Asian stock markets are trading mostly lower on Wednesday, following the broadly negative cues from global markets overnight, amid worries about growth and interest rates, and increasing concerns over a standoff in Republican-manufactured U.S. debt ceiling confrontation. Asian markets closed mostly lower on Tuesday.
U.S. President Joe Biden and House Speaker Kevin McCarthy said they held productive talks but there was no agreement on how to raise the government’s $31.4 trillion debt ceiling.
The minutes of the Fed’s latest monetary policy meeting are also likely to attract attention, as traders look for additional clues on the outlook for interest rates.
The Australian stock market is notably lower on Wednesday, extending the losses in the previous two sessions, with the benchmark S&P/ASX 200 staying above the 7,200 level, following the broadly negative cues from global markets overnight, with weakness across most sectors, led by technology and financial stocks.
The benchmark S&P/ASX 200 Index is losing 31.50 points or 0.43 percent to 7,228.40, after hitting a low of 7,221.40 earlier. The broader All Ordinaries Index is down 37.00 points or 0.50 percent to 7,410.40. Australian stocks ended slightly lower on Tuesday.
Among major miners, Fortescue Metals, Mineral Resources and Rio Tinto are edging down 0.2 to 0.3 percent each, while BHP Group is flat.
Oil stocks are higher. Beach energy, Woodside Energy and Santos are gaining almost 1 percent each, while Origin Energy is edging up 0.2 percent.
In the tech space, Appen is losing more than 2 percent, Zip is declining more than 3 percent and WiseTech Global is edging down 0.1 percent, while Afterpay owner Block is gaining almost 1 percent. Xero is flat.
Among the big four banks, National Australia Bank, ANZ Banking and Westpac are losing almost 1 percent each, while Commonwealth Bank is edging down 0.4 percent.
Among gold miners, Resolute Mining is gaining almost 3 percent, Gold Road Resources is up more than 1 percent and Northern Star Resources is edging up 0.5 percent, while Evolution Mining and Newcrest Mining are adding almost 1 percent each.
In other news, shares in Webjet are up more than 3 percent after the online travel agency reported full-year revenues that more than doubled from last as demand for travel rebounds from the pandemic. It also swung to a profit.
In the currency market, the Aussie dollar is trading at $0.660 on Wednesday.
The Japanese stock market is significantly lower on Wednesday, extending the losses in the previous session, with the Nikkei 225 falling below the 30,700 level and off the 33-year highs, following the broadly negative cues from global markets overnight and with traders booking profits after the recent surge in the markets.
The benchmark Nikkei 225 Index closed the morning session at 30,623.83, down 333.94 points or 1.08 percent, after hitting a low of 30,597.13 earlier. Japanese stocks ended notably lower on Tuesday.
Market heavyweight SoftBank Group is losing 1.5 percent and Uniqlo operator Fast Retailing is declining more than 2 percent. Among automakers, Honda is edging down 0.3 percent, while Toyota is gaining more than 4 percent.
In the tech space, Screen Holdings is edging up 0.5 percent, while Advantest and Tokyo Electron are edging down 0.3 to 0.4 percent each.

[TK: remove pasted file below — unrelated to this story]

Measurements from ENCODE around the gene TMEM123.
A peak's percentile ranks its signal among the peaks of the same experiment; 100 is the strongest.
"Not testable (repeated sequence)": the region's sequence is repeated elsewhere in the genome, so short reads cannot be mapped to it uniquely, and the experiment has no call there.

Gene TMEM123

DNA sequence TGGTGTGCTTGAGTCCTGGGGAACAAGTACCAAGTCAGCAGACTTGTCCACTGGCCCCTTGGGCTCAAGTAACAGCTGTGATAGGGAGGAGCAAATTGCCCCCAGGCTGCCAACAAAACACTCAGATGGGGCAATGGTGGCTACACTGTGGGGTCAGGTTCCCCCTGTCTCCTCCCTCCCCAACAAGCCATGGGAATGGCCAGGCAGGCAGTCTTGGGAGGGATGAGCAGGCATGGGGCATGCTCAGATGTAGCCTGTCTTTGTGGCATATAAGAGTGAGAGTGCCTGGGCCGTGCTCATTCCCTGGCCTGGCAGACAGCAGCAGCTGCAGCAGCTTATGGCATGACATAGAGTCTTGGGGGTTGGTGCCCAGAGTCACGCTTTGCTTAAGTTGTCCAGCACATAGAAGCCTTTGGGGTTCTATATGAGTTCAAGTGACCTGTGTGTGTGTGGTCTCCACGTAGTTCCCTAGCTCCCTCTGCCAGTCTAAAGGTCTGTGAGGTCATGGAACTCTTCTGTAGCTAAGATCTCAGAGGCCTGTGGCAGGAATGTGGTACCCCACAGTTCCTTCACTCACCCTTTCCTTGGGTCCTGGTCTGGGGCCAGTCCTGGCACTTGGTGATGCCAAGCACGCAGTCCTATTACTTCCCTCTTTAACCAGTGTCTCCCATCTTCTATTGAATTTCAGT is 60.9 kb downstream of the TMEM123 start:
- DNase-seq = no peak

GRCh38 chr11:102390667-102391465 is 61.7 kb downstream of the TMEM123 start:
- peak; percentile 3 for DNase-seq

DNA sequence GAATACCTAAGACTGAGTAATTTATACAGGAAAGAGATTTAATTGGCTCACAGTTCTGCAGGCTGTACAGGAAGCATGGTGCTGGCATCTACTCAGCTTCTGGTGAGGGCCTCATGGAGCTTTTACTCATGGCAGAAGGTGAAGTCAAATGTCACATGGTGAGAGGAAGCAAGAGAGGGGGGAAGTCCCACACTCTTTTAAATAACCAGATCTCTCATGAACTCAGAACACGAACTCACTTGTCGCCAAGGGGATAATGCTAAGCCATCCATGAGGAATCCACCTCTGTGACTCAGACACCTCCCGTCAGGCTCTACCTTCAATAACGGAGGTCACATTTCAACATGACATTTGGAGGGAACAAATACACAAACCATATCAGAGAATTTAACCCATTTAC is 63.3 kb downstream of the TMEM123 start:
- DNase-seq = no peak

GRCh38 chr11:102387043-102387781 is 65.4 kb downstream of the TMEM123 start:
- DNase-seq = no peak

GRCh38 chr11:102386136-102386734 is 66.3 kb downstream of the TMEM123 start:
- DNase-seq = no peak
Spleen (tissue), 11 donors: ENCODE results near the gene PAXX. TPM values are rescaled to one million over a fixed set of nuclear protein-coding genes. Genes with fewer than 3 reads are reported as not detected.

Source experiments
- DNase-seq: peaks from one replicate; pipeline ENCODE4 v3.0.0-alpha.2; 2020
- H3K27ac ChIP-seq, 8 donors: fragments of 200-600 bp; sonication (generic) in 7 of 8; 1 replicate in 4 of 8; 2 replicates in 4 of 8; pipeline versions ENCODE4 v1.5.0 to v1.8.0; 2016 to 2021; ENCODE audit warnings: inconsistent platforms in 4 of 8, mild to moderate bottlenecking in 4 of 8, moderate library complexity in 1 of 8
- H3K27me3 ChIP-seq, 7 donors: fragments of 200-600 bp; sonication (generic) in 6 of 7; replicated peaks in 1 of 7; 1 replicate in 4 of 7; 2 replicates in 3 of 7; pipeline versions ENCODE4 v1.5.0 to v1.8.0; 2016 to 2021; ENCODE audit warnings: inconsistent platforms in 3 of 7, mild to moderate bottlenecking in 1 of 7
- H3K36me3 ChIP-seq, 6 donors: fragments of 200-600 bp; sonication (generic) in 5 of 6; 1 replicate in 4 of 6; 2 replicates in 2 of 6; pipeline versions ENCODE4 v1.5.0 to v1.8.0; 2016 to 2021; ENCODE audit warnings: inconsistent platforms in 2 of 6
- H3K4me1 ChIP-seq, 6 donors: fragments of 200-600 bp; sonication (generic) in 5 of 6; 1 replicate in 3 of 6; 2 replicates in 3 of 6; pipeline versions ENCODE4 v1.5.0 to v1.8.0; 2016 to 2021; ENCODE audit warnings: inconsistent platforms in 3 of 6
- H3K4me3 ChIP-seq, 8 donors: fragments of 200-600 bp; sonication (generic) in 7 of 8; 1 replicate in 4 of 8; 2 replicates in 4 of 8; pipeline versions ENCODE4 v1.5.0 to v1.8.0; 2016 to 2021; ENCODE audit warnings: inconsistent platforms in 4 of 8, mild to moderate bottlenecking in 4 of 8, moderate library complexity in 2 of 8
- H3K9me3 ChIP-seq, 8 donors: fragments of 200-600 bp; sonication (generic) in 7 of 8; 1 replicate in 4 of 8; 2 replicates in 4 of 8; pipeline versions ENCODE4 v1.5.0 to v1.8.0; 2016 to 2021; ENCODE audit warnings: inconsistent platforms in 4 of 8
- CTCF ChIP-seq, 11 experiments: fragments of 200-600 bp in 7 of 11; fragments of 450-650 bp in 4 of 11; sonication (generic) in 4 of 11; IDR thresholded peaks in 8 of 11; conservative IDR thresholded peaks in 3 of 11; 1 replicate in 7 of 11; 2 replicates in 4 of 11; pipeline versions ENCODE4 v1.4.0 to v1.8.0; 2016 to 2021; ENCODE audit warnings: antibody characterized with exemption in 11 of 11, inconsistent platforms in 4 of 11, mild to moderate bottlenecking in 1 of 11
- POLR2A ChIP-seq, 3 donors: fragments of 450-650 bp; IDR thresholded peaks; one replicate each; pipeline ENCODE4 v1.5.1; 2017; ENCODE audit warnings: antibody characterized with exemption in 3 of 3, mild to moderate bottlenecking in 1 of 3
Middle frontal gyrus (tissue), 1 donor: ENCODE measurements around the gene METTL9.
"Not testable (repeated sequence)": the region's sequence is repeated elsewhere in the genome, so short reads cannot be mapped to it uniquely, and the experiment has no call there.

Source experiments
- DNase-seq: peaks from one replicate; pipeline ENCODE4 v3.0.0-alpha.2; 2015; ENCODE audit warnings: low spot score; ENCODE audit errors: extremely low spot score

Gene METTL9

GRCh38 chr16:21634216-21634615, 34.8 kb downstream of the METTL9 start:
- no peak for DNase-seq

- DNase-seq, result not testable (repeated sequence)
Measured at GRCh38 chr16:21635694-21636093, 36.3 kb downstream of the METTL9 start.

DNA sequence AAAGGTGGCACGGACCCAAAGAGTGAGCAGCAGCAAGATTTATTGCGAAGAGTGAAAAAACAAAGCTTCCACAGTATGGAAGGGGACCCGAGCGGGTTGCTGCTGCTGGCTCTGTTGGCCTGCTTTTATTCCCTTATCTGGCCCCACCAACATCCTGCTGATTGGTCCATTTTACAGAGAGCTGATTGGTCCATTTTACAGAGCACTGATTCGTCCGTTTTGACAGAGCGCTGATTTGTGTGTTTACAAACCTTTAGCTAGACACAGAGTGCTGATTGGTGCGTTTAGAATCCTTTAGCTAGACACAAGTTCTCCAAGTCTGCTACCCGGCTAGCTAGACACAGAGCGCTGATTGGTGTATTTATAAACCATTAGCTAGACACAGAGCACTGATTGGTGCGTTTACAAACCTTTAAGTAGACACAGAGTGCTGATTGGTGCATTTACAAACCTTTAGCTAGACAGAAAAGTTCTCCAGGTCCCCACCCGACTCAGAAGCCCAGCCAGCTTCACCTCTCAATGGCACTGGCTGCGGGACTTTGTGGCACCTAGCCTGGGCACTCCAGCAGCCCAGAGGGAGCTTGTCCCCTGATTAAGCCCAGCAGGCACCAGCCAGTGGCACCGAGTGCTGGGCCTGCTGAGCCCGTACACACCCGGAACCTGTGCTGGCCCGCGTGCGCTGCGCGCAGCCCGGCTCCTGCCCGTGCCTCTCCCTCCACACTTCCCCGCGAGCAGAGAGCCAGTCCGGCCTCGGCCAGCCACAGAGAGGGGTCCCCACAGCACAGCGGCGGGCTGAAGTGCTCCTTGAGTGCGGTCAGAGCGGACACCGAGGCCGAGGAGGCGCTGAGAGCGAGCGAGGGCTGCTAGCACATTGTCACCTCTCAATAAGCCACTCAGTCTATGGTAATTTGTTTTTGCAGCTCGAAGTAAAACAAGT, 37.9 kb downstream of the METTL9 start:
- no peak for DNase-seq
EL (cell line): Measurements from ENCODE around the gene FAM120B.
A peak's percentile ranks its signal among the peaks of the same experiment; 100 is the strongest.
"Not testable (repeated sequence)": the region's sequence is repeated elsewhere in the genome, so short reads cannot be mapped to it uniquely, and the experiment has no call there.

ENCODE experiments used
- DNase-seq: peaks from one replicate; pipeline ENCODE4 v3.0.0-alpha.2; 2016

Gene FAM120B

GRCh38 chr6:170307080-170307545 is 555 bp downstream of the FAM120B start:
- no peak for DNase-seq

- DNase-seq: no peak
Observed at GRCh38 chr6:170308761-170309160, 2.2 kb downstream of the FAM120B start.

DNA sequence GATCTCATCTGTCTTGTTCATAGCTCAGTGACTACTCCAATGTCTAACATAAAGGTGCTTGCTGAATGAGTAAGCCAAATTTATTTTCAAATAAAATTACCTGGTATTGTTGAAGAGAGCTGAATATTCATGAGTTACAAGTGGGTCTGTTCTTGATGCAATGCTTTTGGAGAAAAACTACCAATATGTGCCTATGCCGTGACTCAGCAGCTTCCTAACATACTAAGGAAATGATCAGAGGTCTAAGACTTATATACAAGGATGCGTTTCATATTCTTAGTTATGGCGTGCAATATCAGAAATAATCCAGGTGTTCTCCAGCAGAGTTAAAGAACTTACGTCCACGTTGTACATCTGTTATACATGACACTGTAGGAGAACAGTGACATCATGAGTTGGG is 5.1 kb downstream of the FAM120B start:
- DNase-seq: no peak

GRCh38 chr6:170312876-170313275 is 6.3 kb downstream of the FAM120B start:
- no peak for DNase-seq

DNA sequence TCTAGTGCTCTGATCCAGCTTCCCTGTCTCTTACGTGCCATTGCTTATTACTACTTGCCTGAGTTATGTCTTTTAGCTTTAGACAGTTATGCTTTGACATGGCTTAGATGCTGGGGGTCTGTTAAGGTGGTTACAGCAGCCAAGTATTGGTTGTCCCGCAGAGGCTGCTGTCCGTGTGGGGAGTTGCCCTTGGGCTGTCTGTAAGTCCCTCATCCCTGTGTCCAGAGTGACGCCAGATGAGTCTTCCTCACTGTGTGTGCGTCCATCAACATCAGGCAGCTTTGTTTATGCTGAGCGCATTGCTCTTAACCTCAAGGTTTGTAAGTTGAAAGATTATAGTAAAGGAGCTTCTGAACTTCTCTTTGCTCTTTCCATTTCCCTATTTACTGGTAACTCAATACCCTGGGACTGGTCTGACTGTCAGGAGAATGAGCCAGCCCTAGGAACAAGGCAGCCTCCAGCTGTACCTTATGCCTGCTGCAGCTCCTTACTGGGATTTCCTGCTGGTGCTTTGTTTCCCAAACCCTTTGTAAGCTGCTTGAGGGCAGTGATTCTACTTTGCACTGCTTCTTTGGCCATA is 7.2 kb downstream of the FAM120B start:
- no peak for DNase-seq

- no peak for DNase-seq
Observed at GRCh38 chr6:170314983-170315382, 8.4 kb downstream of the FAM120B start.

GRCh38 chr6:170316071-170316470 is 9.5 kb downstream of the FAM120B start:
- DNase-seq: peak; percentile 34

In the banking sector, Sumitomo Mitsui Financial is edging up 0.4 percent, Mizuho Financial is gaining almost 2 percent and Mitsubishi UFJ Financial is adding more than 1 percent.
Among the major exporters, Sony is losing more than 1 percent, while Mitsubishi Electric and Panasonic is down almost 1 percent each. Canon is edging up 0.3 percent.
Among other major losers, Shiseido and Oriental Land are losing more than 4 percent each, while CyberAgent is down more than 3 percent. Isetan Mitsukoshi, M3, Terumo and J. Front Retailing are all declining almost 3 percent each.
Conversely, Kansai Electric Power is gaining almost 5 percent, Hitachi Construction Machinery is adding more than 3 percent and T&D Holdings is up almost 3 percent.
In the currency market, the U.S. dollar is trading in the lower 138 yen-range on Wednesday.
Elsewhere in Asia, Hong Kong is down 1.2 percent, while China Singapore South Korea, Malaysia and Taiwan are lower by between 0.1 and 0.7 percent each. New Zealand and Indonesia are up 0.1 percent each.
On Wall Street, stocks ended notably lower on Tuesday after staying weak right through the day’s session due to sustained selling at several counters. A lack of significant progress in U.S. debt ceiling negotiations weighed on sentiment. Traders largely shrugged off data showing fairly sharp growth in the nation’s private sector activity.
The major averages all ended notably lower. The Dow ended lower by 231.07 points or 0.69 percent at 33,055.51. The S&P 500 ended down 47.05 points or 1.12 percent at 4,145.58, while the Nasdaq settled at 12,560.25, down 160.53 points or 1.26 percent.
The major European markets also closed lower, weighed down by concerns about growth after data showed a contraction in eurozone manufacturing activity, and U.S. debt ceiling worries and signs of increasing Sino-U.S. tensions. The U.K.’s FTSE 100 edged down 0.1 percent, Germany’s DAX dropped 0.44 percent and France’s CAC fell 1.33 percent.
Crude oil futures advanced on speculation that OPEC might consider another production cut next month, and on a warning from Saudi Arabia’s energy minister that oil prices will stop declining. West Texas Intermediate Crude oil futures for July rose $0.86 or 1.2 percent at $72.91 a barrel.
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